The Irish Naval Service patrol vessel the LÉ Niamh has saved 380 refugees and asylum seekers in three separate rescue missions in the Mediterranean.
Dramatic recovery efforts began shortly after 7am yesterday off the Libyan coast.
The 79-metre LÉ Niamh and its 57 crew were tasked by the Italian Marine Rescue Co- ordination Centre to investigate a possible sighting of a small migrant boat 58km north-east of Tripoli.
It arrived at the scene at 8am and deployed two rigid inflatable vessels into the choppy water, from which 107 men, 14 women and three children were lifted to safety.
By 9.47am, all of the 124 people were on board the LÉ Niamh receiving water, food and medical assistance as needed.
The Médecins Sans Frontières vessel Dignity 1 was also at the scene to help.
The LÉ Niamh and its crew was then deployed to help another vessel 9km to the south. They arrived at the location at 10.49am and pulled 127 people to safety.
Crew members were then deployed to a third location where they managed to save a further 129 people from a small inflatable vessel that was sinking when they arrived.
Yesterday's missions bring the total number of rescues carried out by the Irish ship to 22 since it arrived in the Mediterranean in July.
LÉ Niamh replaced the LÉ Eithne in the region as part of the EU's Triton search and rescue initiative that was launched in May.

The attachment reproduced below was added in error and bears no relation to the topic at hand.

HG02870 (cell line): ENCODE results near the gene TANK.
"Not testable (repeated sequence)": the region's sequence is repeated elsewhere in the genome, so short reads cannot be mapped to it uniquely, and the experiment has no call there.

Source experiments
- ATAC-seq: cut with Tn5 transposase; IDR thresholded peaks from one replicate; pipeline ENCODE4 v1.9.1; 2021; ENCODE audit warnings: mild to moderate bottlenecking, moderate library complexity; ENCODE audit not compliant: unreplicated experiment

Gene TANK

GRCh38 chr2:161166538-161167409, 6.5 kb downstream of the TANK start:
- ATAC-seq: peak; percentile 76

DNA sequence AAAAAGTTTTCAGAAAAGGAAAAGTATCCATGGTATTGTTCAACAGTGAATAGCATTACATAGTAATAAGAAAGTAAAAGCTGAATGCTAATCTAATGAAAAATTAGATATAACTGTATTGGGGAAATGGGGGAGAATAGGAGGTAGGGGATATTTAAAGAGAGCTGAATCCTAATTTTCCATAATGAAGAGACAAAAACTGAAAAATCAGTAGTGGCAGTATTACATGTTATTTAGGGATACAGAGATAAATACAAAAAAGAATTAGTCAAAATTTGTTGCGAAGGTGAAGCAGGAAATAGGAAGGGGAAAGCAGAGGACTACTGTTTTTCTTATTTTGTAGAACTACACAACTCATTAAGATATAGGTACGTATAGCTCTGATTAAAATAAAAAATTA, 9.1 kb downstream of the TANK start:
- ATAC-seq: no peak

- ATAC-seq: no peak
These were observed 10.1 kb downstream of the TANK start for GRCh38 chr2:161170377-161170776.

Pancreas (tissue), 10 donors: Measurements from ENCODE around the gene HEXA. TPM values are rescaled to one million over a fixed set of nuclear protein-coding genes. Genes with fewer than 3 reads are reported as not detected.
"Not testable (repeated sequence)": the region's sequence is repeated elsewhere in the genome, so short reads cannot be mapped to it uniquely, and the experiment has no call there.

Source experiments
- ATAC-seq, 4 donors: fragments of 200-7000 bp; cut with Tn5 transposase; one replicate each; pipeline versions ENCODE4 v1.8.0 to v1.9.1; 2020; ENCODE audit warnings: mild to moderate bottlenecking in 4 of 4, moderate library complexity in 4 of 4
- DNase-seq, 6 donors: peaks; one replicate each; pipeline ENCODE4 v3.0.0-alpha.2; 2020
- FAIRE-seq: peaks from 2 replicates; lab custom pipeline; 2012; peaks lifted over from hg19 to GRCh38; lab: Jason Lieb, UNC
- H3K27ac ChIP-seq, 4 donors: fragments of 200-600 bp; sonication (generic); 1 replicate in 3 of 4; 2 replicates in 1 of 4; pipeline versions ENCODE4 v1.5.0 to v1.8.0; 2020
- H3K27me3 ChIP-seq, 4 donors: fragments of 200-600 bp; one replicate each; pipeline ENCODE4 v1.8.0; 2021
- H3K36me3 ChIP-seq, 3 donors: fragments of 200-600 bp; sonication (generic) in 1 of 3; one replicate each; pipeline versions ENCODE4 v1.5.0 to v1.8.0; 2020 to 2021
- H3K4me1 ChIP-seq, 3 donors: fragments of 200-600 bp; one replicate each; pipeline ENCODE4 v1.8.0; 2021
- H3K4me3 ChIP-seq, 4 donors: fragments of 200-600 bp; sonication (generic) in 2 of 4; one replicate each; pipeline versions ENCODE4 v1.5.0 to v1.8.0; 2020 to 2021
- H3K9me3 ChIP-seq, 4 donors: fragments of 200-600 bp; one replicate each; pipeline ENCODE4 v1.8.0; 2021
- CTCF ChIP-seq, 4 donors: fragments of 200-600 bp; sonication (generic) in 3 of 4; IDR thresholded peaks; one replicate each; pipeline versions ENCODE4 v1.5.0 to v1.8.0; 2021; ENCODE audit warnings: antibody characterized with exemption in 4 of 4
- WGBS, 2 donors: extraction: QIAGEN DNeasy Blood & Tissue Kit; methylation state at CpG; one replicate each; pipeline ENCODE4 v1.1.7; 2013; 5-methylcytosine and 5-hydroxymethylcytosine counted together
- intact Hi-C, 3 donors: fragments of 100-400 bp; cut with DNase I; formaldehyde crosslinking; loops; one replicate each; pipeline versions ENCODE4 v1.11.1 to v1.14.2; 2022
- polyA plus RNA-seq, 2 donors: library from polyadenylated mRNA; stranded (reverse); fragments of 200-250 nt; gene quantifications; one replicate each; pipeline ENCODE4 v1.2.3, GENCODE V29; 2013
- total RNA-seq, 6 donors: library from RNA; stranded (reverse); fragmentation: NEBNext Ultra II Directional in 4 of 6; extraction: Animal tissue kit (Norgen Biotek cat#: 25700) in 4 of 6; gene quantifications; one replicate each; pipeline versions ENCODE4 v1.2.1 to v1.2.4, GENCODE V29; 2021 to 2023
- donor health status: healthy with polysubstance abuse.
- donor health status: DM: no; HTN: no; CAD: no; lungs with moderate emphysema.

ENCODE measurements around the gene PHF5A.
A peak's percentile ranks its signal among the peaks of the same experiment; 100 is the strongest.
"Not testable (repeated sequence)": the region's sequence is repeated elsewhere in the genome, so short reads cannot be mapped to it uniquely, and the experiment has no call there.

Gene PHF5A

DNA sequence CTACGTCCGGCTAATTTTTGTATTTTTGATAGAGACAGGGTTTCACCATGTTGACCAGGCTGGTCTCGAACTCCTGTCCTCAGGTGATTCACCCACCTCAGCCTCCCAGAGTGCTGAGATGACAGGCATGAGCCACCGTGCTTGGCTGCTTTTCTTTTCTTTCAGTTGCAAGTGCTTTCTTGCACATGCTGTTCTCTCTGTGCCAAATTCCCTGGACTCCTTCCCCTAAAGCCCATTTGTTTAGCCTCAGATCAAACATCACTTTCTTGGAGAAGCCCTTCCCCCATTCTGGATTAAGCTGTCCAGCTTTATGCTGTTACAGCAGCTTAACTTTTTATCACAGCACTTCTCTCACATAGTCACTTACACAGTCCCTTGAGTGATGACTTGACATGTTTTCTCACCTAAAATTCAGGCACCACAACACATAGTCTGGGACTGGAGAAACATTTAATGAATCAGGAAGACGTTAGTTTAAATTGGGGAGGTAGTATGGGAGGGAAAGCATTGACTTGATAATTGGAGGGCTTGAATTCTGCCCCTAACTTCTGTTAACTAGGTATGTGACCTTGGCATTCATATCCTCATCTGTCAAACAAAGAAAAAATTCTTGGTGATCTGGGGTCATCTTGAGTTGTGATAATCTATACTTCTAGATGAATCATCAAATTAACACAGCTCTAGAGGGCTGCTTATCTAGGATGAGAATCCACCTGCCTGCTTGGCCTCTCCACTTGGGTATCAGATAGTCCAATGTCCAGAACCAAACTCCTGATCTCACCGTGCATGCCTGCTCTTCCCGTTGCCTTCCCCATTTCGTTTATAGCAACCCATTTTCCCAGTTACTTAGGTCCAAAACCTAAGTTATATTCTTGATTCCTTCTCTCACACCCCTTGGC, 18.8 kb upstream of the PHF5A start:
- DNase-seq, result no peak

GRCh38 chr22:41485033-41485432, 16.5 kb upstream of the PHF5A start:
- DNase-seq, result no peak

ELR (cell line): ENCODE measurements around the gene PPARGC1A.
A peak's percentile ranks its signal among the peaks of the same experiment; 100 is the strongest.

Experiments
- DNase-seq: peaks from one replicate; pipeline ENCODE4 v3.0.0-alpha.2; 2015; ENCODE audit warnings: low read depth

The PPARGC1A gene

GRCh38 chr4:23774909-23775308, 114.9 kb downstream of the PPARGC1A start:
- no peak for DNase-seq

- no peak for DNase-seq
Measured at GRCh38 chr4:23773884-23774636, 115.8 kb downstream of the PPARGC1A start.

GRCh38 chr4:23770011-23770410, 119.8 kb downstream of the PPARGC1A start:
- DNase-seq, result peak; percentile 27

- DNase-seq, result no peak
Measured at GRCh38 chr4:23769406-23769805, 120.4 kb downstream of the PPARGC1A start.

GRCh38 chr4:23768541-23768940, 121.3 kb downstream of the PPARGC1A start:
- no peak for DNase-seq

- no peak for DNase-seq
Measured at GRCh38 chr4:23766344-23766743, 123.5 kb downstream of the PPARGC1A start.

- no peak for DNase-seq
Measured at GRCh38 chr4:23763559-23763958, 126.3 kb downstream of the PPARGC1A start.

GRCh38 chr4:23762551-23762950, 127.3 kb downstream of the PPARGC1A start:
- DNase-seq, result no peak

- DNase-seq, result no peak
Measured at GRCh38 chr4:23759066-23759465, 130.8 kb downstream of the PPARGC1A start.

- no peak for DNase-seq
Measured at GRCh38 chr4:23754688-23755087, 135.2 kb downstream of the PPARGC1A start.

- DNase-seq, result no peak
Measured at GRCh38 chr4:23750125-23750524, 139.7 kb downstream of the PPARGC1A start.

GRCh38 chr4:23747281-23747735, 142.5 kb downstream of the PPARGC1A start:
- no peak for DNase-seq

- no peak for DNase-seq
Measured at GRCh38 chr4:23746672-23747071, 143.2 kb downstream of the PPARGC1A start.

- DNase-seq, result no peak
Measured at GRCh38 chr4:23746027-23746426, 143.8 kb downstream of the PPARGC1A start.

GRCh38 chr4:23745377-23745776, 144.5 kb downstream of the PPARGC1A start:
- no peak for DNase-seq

Excluding yesterday's efforts, the two Irish ships have rescued 6,720 migrants and refugees from the Mediterranean since the programme began. They have also recovered 39 bodies from the water.
Earlier this month, the Naval Service announced it was extending its efforts in humanitarian search and rescue missions in the region.
Thanks to the new commitments, the LÉ Samuel Beckett will take the place of sister ship the LÉ Niamh when it is recalled from its final mission on November 30.
The news comes as hard-line Hungary fenced off its border with Croatia on Thursday night.
Hungary said it could no longer deal with the incessant influx of people after it registered 14,000 new migrants on Thursday night alone.
Speaking to the Irish Independent in Dublin yesterday, Justice Minister Frances Fitzgerald said it was sad to hear that the Hungarian border had been closed.
"It is regrettable to see the type of razor wire fencing we are seeing going up and the conditions these poor people are being subjected to," she said.
"We have seen this type of crisis before with the break-up of Yugoslavia and Europe was able to deal with it. Working together is the only way to deal with this issue."
The UN Refugee Agency estimates that 4,000 people are landing by sea in Greece and Italy every day and has warned that time is running out for European leaders to resolve the crisis.